Warm, secure, and comfortable in our dorm rooms or apartments, it is hard for us to imagine that not everyone in Northwest Arkansas is enjoying the same basic comforts. As a matter of fact, as college students, we all know that doing our laundry falls as far down on our to-do lists as possible.
However, local charity groups have seen that something as simple as clean clothes is a need in our community, and they have been reaching out through the Laundry Love Project.
A stunning figure released by the 2013 census says that there are around 2,050 homeless people in the area, according to Jennifer Watts, executive director of the Cobblestone Project. The Cobblestone Project is an organization that works towards their mission of creating “a community without need,” according to its website.
One of the Cobblestone Project initiatives is the Laundry Love Project, a national organization that has four locations in Northwest Arkansas: Fayetteville, Rogers, Siloam Springs and Springdale. The project allows people to come to a local Laundromat one night each month and receive free laundry services and a warm meal. Each family gets to wash around three loads. The program begins around 5 p.m., but in Fayetteville, those in need will begin lining up as early as 2 p.m. outside of Britewash Laundromat. Volunteers usually leave around 8-9 p.m., but only after the last person gets finished. The Springdale location opens its doors every third Thursday of each month, while the other three hold their events the first Friday of each month.
“The main reason Cobblestone exists is to provide dignity to those living in poverty situations,” Watts said. Most homeless situations are the result of broken relationships, and it’s an isolating experience, she said. Cobblestone reaches out to those who are struggling and have no one to take them in, and it tries to establish a support system.
Among its four locations, Laundry Love provides around 3,700 loads of clean laundry for 3,000 people every year. In the February event in Fayetteville, around 95 to 100 people were served. The Siloam Springs location serves the most of the four locations—approximately 1,000 people each year receive clean clothes and warm food. Laundry Love is determined to serve rain or shine, and the event has only been canceled once in the past five years, Watts said.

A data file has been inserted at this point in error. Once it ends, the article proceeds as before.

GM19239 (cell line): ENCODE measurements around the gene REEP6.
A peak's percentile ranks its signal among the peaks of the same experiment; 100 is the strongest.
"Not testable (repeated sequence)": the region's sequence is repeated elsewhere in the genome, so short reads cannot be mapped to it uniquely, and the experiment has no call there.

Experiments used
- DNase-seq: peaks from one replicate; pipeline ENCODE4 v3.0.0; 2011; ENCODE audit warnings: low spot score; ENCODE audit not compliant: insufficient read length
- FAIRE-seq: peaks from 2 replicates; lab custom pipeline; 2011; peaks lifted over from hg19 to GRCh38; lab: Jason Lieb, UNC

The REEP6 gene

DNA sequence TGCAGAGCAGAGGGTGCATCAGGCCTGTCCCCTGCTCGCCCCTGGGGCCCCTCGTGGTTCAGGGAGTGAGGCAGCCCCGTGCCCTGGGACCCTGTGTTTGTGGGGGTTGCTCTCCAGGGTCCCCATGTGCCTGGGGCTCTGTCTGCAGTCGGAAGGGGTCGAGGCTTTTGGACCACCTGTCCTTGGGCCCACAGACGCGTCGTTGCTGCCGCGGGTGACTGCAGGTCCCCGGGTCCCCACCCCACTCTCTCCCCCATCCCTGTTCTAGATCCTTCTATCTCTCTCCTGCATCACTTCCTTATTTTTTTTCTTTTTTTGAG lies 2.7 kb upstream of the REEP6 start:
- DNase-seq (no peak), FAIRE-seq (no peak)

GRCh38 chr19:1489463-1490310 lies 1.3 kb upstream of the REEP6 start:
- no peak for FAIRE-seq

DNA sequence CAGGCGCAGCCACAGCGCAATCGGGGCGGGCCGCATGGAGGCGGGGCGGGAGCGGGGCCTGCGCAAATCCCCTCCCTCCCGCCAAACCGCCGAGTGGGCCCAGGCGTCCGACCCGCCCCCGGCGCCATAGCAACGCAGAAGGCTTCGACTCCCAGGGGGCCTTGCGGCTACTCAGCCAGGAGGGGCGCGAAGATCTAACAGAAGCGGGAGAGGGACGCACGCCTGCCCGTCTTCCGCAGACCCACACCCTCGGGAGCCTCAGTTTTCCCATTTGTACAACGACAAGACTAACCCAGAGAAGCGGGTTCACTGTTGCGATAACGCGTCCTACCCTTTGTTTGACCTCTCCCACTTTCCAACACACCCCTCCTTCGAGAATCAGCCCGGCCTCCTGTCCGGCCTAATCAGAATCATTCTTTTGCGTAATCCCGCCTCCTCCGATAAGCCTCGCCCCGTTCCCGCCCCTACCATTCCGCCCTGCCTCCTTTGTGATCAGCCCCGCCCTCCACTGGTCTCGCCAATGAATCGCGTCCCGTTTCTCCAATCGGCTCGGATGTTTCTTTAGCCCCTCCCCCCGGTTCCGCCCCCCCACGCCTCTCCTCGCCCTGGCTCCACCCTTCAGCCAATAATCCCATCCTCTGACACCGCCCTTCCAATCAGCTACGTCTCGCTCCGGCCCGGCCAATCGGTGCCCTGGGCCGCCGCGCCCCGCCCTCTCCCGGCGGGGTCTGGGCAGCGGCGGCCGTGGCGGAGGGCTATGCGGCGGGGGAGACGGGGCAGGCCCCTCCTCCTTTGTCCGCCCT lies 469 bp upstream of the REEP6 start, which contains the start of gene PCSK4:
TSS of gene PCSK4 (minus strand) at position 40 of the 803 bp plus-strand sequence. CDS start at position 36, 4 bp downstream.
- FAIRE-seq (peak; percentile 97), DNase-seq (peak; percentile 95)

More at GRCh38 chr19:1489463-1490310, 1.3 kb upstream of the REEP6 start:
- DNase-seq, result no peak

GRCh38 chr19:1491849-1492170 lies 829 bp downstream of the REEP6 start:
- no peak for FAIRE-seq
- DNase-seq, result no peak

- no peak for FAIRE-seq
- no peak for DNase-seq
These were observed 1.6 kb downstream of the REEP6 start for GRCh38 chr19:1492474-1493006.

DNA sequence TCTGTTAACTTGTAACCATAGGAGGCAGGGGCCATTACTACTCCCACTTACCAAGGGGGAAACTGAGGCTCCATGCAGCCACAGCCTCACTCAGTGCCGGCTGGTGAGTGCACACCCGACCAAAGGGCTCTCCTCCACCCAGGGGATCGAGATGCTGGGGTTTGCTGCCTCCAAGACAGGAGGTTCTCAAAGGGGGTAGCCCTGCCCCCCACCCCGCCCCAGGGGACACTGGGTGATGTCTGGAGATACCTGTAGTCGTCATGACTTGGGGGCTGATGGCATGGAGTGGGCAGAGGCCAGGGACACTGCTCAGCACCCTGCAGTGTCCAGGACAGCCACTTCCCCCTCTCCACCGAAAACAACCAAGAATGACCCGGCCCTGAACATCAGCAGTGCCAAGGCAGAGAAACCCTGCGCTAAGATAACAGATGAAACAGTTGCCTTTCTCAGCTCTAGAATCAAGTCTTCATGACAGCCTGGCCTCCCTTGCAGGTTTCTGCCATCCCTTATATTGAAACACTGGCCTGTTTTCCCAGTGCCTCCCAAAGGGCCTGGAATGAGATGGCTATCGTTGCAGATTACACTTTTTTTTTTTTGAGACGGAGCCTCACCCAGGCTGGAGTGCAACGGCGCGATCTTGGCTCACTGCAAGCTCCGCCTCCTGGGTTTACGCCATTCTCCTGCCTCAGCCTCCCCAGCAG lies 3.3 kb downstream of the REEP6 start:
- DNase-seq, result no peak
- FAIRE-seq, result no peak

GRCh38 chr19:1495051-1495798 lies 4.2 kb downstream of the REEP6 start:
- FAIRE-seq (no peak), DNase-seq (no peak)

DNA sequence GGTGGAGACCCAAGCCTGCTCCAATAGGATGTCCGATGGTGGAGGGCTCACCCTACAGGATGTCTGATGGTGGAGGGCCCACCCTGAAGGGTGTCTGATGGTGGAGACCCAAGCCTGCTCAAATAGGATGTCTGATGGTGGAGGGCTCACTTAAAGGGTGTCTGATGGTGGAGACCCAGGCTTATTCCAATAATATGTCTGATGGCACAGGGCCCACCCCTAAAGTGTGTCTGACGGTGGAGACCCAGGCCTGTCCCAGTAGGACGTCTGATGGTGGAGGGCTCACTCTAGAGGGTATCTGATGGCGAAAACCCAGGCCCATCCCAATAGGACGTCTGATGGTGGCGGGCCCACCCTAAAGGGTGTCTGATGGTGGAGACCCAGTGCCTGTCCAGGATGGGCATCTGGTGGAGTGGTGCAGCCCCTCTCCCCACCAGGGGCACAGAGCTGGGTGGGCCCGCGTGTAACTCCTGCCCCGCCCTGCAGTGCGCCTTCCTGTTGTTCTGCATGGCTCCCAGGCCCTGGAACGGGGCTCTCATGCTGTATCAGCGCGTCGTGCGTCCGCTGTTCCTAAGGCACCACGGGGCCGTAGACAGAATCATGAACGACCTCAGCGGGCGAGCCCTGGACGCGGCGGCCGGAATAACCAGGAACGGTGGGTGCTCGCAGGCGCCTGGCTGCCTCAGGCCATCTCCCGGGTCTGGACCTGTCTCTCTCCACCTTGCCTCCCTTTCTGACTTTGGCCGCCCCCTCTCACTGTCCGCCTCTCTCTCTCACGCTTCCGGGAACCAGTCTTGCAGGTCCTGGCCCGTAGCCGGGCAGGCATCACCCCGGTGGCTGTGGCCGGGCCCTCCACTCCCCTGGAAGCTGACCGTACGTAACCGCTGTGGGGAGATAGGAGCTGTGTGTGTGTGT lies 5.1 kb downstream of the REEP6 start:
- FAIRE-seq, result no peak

Funding for the program comes from various places. Monthly donors and varying other donors contribute to Laundry Love. Schools and other organizations host fundraisers such as quarter drives, which are also a big contributor to Laundry Love’s success. The quarters they collect are used for the machines at the Laundromat.
Donations don’t just come in the form of money, however—they come in the form of time. There are no Laundry Love staff members; the project is run entirely by volunteers. Different community groups work each location, often taking turns. For example, the Fayetteville location has just been adopted by the Methodist Church in Rogers.
Watts says that college students also offer their time at the Fayetteville location. Jobs for volunteers include watching kids in the Children’s Corner, serving the food, helping fold clothes or manning the machines to keep track of the number of loads. The Springdale location also offers craft time for the kids every month. The project has been so successful that project leaders are discussing expanding to Bentonville and on to Oklahoma,and the Rogers location needs more volunteers, according to Watts.
Lindsey Kelley, the coordinator for the Springdale Laundry Love Project for almost the past four years, got involved with the project by word of mouth, volunteering after hearing about it from a friend. Laundry Love found its way to the area when she called in friends from The Grove Church to help provide money and volunteers for the Park Street Laundromat & Dry Cleaners location. The program fulfilled her desire to help people.
“I wanted to be able to serve people in need; that’s how I got involved,” Kelley said. “I wanted my kids to grow up and not be numb to what most of the world lives in: poverty. We live in an affluent area, so the poor are somewhat disguised. However, the need is huge.”
Kelley works with Cobblestone to get quarters and detergent and she coordinates with the Fellowship Bible Church to provide the meal. She also keeps all the supplies for the big night at her house and then transports them to the Laundromat. Though the workload is great, so is the reward.
“I am mostly humbled,” Kelley said. “The people we serve help open my eyes to not only the real needs they have, but also the blessings I have in my life. Laundry Love helps me to live with more purpose, not taking things for granted. I feel like my eyes are constantly open, looking for people in need all around me.”